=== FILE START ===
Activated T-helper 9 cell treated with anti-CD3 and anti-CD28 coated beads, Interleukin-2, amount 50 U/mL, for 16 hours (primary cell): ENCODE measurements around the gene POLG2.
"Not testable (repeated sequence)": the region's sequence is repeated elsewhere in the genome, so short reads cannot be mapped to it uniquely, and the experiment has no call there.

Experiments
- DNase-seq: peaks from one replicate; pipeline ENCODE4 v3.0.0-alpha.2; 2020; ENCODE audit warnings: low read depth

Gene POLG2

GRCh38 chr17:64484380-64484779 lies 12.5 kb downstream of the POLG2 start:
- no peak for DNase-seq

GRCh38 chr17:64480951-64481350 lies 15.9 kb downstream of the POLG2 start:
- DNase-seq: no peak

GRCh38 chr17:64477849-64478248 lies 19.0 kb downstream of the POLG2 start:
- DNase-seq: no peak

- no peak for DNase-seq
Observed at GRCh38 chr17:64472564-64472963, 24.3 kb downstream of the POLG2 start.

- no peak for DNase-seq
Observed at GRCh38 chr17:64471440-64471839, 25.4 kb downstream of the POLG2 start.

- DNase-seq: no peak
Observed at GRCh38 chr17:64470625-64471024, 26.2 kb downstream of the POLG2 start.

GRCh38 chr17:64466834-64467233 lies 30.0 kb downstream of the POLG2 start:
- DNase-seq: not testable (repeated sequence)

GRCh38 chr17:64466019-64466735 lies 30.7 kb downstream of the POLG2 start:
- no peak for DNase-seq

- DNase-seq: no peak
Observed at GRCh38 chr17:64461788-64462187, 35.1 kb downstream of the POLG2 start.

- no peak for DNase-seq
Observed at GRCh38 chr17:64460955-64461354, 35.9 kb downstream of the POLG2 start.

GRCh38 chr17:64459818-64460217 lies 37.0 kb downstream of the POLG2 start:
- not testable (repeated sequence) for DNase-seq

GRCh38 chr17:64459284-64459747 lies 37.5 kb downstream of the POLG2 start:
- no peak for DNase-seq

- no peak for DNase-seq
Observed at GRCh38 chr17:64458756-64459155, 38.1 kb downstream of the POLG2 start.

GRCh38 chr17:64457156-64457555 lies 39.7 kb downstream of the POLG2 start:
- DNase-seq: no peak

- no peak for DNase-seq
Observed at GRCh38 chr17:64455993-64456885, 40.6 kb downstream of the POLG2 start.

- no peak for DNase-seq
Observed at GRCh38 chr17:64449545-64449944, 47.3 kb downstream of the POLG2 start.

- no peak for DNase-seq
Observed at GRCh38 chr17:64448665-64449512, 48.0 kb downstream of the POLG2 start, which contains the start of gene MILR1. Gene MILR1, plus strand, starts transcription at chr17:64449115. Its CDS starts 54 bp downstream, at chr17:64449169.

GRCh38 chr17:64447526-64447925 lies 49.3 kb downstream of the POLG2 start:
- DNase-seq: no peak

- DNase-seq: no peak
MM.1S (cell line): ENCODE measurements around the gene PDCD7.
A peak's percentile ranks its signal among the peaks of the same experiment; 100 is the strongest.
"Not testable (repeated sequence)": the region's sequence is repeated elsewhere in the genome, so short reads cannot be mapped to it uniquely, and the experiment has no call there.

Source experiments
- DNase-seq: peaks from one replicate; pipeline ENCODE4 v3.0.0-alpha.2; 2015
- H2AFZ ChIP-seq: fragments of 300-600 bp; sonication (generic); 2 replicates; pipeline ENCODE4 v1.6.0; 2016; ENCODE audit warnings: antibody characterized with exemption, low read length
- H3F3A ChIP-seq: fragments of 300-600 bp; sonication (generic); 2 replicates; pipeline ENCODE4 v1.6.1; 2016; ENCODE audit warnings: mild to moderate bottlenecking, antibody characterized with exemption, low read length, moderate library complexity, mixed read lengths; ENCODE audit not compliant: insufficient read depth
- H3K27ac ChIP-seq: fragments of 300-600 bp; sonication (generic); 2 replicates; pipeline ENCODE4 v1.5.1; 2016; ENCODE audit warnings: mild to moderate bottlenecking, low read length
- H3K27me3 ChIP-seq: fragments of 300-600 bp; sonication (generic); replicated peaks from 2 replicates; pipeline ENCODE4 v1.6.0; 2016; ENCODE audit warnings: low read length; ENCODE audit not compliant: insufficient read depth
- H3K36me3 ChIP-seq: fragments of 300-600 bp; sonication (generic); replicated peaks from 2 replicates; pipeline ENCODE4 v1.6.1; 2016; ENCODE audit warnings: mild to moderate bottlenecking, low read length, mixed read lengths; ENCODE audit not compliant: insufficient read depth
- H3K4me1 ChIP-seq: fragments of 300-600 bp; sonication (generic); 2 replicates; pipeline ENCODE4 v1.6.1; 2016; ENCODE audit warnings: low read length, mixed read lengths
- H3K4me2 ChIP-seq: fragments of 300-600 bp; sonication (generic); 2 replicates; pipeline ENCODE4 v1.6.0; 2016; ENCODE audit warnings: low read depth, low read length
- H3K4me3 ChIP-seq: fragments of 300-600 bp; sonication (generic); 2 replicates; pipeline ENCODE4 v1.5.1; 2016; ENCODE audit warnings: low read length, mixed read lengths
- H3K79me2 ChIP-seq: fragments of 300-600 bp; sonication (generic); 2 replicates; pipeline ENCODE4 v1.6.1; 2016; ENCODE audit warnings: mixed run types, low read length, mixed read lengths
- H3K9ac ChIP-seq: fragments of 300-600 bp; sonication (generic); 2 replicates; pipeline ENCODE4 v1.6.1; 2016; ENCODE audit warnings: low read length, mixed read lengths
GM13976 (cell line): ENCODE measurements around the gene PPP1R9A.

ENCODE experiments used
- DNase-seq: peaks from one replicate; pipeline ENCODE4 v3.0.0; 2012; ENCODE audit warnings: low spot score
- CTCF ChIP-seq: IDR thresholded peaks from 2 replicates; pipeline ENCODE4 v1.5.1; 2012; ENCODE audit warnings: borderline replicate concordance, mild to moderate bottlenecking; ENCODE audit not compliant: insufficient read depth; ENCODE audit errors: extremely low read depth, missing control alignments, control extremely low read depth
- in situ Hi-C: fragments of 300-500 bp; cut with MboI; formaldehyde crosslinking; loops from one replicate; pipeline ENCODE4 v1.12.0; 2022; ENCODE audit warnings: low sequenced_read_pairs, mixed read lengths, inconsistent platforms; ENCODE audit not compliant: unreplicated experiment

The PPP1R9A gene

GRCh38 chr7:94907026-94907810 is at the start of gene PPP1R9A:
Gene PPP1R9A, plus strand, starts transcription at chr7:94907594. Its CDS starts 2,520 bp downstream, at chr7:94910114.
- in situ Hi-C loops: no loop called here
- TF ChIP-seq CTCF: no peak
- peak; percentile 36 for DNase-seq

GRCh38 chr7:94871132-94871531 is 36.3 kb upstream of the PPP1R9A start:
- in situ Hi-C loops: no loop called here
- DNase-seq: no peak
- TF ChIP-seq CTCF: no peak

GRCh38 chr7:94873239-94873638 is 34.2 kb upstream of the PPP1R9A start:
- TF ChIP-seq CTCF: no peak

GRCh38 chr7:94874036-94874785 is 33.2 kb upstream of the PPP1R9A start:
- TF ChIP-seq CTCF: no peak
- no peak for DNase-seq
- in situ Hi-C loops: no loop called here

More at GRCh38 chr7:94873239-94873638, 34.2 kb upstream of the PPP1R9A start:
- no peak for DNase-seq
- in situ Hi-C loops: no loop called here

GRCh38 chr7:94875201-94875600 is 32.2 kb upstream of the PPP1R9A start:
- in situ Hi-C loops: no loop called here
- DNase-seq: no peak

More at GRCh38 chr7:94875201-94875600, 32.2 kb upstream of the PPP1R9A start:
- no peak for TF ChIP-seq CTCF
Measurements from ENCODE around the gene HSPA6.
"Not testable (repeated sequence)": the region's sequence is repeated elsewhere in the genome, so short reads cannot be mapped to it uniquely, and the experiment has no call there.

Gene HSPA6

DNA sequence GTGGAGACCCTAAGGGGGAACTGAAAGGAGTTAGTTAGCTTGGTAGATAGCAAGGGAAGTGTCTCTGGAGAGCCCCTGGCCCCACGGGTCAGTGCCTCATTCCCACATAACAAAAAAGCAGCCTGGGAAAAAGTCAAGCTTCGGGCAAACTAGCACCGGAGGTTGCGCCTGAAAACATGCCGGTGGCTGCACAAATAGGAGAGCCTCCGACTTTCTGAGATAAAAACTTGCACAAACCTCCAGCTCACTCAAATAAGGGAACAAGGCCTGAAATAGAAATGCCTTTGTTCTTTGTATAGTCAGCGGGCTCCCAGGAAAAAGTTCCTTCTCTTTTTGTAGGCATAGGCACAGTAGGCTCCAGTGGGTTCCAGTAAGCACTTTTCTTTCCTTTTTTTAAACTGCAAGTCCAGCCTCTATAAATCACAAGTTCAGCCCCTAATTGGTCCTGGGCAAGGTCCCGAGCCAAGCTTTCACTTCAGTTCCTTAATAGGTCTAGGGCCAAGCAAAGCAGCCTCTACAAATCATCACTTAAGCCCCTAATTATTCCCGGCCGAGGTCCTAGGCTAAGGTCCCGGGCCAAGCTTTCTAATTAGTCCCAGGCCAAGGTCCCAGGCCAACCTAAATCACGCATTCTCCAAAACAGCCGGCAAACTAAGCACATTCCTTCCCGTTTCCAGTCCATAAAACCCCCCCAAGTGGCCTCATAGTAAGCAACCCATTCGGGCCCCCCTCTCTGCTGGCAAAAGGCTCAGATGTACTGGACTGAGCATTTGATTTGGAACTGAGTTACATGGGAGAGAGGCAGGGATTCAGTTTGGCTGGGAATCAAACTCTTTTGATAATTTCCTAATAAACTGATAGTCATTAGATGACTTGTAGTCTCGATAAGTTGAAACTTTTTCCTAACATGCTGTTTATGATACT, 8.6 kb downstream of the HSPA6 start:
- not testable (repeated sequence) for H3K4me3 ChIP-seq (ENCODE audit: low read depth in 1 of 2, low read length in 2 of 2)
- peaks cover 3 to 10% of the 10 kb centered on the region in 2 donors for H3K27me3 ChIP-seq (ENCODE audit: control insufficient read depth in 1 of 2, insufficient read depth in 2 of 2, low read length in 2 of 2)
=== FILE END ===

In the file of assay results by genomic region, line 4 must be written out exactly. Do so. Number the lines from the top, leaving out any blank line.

- DNase-seq: peaks from one replicate; pipeline ENCODE4 v3.0.0-alpha.2; 2020; ENCODE audit warnings: low read depth